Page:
Remember how certain frequencies arrange sand into mind-boggling geometric patterns? Well, now scientists are using acoustic waves to levitate substances and cause midair chemical reactions—further proof that sound is a force to be reckoned with. (As if we needed more evidence.)
And because scientists love us and want us to be happy, they’ve recorded a levitating chemical reaction between sodium and water and set it to a piece of Johann Strauss. And it is glorious.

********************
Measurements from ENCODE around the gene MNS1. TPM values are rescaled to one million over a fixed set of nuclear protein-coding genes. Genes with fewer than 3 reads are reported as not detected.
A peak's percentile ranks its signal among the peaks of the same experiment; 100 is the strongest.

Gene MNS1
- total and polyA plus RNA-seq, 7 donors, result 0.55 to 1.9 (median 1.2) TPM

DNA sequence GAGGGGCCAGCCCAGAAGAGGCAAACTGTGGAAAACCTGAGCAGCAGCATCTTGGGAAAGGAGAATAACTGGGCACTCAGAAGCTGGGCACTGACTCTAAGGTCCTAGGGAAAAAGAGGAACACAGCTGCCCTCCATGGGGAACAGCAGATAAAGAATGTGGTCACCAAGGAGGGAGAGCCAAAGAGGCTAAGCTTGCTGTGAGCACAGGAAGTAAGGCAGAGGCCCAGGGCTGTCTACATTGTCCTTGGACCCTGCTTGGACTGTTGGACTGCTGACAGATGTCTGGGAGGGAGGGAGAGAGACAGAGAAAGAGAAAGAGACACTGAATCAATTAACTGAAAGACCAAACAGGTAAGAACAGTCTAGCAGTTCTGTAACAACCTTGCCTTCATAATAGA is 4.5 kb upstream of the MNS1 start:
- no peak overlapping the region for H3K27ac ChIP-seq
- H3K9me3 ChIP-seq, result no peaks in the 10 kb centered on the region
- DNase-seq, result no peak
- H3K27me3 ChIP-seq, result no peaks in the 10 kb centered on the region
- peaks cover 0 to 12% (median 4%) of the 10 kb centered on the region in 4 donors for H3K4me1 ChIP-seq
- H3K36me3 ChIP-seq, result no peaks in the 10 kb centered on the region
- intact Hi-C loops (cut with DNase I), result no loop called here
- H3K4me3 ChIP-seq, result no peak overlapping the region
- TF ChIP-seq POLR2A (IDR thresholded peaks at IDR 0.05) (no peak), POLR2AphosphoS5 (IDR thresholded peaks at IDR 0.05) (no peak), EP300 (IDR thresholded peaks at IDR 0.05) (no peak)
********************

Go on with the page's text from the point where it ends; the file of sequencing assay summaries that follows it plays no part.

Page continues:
Now for the technical details. There are several reasons researchers would want to use acoustics to make particles dance. (No, hoverboards are not one of them.) For one, it allows them to study chemical reactions in a more free state—that is, not inhibited by contact with a surface. Previously, this kind of reaction would only be possible through the use of magnets (which of course limits you to materials that are magnetic) or immiscible liquids (those that are not easily mixed, like oil and water). By levitating substances with acoustic waves, scientists are free to experiment with vastly more substances—like toothpicks and instant coffee!
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